Before Noemí Gutierrez enrolled in Aims Community College in Fort Lupton, Colo., she worked on a farm outside of Brighton, a small city northeast of Denver out on the plains. It was exhausting work. Her days started at 5 a.m. and often didn’t end until 6 p.m.—hours spent packing vegetables, and sorting and cleaning green beans, sometimes in 100-degree temperatures.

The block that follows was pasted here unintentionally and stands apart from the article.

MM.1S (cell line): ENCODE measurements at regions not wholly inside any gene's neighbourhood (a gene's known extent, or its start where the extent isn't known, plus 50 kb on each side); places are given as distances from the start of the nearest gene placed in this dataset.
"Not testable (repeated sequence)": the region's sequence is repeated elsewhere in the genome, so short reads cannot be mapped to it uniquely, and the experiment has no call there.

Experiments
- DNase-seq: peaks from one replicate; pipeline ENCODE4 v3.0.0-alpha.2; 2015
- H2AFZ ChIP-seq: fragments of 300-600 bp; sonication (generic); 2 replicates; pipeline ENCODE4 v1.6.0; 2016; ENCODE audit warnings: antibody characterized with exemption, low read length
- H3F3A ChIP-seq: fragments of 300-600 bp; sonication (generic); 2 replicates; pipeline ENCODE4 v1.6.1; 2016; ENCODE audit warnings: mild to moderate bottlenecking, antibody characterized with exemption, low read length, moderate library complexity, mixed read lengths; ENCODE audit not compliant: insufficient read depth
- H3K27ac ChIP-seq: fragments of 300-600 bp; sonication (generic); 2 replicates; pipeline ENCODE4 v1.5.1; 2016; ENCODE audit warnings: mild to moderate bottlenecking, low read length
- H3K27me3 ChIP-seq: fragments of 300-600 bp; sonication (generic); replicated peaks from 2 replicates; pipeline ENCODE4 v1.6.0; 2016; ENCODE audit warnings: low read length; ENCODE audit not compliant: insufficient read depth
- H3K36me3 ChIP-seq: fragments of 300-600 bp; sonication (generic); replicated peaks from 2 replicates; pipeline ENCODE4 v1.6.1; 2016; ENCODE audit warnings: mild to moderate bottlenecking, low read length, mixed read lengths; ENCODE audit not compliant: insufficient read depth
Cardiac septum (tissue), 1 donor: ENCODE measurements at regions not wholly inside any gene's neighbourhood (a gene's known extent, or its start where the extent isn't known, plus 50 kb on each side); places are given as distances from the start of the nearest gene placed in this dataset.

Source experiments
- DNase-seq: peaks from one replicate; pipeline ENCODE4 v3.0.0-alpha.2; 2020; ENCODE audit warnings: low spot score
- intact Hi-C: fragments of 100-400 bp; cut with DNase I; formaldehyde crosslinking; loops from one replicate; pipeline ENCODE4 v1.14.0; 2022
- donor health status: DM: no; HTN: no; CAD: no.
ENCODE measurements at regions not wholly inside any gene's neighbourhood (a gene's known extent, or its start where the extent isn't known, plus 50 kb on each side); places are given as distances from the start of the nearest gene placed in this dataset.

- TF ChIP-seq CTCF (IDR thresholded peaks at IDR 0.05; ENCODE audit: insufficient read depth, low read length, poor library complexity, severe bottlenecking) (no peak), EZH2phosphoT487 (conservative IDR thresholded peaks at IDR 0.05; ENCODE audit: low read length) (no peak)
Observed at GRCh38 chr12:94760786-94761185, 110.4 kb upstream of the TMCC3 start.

“Your whole body hurts,” Gutierrez told me, recalling how she’d arrive home too tired to do anything but shower, eat and fall asleep.
Utility and internet providers have pledged not to shut off service to any Coloradans for the foreseeable future, even when bills don’t get paid—while evictions remain uncertain for some in the long run.